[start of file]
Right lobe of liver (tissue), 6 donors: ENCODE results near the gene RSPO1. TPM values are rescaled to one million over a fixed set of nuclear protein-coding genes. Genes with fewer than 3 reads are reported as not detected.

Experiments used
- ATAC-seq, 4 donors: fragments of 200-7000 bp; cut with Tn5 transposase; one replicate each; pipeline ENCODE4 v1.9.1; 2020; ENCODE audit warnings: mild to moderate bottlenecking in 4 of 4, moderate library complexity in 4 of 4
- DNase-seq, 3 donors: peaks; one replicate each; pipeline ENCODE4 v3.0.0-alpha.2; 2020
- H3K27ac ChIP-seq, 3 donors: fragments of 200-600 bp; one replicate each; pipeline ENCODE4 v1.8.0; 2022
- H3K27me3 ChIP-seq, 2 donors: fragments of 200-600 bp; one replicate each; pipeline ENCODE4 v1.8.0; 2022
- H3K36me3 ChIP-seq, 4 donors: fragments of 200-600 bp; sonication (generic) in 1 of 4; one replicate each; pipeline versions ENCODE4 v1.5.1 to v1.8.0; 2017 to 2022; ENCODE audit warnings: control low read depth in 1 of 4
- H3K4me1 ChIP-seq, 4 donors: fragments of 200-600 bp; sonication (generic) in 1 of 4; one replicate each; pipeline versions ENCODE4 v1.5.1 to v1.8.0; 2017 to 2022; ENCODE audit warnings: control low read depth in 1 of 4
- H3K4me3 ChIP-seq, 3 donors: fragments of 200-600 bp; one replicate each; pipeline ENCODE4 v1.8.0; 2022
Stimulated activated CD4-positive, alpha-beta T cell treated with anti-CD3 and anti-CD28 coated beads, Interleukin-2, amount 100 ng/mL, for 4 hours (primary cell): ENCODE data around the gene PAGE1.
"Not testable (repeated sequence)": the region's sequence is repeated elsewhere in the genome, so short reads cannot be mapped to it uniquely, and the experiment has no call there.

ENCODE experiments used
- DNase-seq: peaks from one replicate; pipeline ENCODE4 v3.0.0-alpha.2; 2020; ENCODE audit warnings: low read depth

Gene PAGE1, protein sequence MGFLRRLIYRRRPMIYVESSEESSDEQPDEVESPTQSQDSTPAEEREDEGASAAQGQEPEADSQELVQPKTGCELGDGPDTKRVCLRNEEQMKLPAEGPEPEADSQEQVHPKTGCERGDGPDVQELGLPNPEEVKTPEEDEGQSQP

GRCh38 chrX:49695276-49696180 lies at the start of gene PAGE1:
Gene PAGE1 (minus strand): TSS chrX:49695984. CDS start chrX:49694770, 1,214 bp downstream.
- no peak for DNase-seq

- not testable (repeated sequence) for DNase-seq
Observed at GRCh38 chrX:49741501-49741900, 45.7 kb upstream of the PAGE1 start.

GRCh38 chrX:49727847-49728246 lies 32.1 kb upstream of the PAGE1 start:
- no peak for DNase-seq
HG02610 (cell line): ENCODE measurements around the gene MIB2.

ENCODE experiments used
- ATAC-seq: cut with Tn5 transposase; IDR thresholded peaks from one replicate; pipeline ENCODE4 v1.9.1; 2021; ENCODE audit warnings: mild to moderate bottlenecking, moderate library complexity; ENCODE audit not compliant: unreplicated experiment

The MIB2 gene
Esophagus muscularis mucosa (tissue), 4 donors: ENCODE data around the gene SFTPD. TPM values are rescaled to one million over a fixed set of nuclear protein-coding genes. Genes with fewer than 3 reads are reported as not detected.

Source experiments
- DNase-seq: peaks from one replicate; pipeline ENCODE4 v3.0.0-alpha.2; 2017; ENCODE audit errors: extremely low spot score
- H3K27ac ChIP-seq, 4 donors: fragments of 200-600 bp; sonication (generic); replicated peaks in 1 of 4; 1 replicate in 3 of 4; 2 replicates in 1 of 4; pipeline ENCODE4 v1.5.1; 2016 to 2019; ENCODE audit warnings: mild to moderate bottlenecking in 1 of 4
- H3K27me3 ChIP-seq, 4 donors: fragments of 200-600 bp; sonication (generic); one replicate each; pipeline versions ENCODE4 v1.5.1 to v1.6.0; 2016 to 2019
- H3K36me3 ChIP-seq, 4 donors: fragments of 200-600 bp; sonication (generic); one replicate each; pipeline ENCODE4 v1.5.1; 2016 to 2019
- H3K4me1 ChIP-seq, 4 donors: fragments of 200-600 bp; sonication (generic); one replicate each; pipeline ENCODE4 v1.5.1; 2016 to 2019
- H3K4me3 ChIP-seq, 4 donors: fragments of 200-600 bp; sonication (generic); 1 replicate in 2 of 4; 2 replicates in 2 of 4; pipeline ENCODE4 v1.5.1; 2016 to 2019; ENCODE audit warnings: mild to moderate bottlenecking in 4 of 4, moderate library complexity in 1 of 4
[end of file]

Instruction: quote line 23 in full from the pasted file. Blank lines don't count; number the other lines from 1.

ENCODE experiments used